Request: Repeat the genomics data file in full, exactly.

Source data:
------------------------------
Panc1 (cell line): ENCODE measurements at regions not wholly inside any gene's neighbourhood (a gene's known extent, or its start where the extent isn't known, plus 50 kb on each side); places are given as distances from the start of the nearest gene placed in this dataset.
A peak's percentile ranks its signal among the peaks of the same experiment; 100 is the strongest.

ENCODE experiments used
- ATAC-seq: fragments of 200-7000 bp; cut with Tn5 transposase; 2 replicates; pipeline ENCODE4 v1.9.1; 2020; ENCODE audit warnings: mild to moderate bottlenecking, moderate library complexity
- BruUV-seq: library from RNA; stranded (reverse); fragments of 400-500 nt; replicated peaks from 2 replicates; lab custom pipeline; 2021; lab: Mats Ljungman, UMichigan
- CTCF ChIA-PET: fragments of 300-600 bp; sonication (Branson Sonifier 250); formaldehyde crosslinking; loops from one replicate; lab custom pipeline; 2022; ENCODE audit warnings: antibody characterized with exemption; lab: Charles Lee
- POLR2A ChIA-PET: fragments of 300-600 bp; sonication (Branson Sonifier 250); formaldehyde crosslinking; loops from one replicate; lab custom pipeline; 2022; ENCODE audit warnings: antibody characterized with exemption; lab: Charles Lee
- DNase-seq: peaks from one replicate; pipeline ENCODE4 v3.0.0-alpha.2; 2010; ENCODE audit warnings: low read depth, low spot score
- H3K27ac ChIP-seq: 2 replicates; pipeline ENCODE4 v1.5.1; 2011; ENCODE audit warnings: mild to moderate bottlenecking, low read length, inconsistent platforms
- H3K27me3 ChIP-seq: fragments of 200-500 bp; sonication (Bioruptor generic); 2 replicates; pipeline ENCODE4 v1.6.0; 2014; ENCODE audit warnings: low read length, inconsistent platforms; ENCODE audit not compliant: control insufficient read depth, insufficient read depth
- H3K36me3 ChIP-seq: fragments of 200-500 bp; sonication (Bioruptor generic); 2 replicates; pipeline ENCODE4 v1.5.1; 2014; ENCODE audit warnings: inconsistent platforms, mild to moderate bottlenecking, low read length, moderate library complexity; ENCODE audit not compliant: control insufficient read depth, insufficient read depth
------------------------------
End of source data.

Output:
Panc1 (cell line): ENCODE measurements at regions not wholly inside any gene's neighbourhood (a gene's known extent, or its start where the extent isn't known, plus 50 kb on each side); places are given as distances from the start of the nearest gene placed in this dataset.
A peak's percentile ranks its signal among the peaks of the same experiment; 100 is the strongest.

ENCODE experiments used
- ATAC-seq: fragments of 200-7000 bp; cut with Tn5 transposase; 2 replicates; pipeline ENCODE4 v1.9.1; 2020; ENCODE audit warnings: mild to moderate bottlenecking, moderate library complexity
- BruUV-seq: library from RNA; stranded (reverse); fragments of 400-500 nt; replicated peaks from 2 replicates; lab custom pipeline; 2021; lab: Mats Ljungman, UMichigan
- CTCF ChIA-PET: fragments of 300-600 bp; sonication (Branson Sonifier 250); formaldehyde crosslinking; loops from one replicate; lab custom pipeline; 2022; ENCODE audit warnings: antibody characterized with exemption; lab: Charles Lee
- POLR2A ChIA-PET: fragments of 300-600 bp; sonication (Branson Sonifier 250); formaldehyde crosslinking; loops from one replicate; lab custom pipeline; 2022; ENCODE audit warnings: antibody characterized with exemption; lab: Charles Lee
- DNase-seq: peaks from one replicate; pipeline ENCODE4 v3.0.0-alpha.2; 2010; ENCODE audit warnings: low read depth, low spot score
- H3K27ac ChIP-seq: 2 replicates; pipeline ENCODE4 v1.5.1; 2011; ENCODE audit warnings: mild to moderate bottlenecking, low read length, inconsistent platforms
- H3K27me3 ChIP-seq: fragments of 200-500 bp; sonication (Bioruptor generic); 2 replicates; pipeline ENCODE4 v1.6.0; 2014; ENCODE audit warnings: low read length, inconsistent platforms; ENCODE audit not compliant: control insufficient read depth, insufficient read depth
- H3K36me3 ChIP-seq: fragments of 200-500 bp; sonication (Bioruptor generic); 2 replicates; pipeline ENCODE4 v1.5.1; 2014; ENCODE audit warnings: inconsistent platforms, mild to moderate bottlenecking, low read length, moderate library complexity; ENCODE audit not compliant: control insufficient read depth, insufficient read depth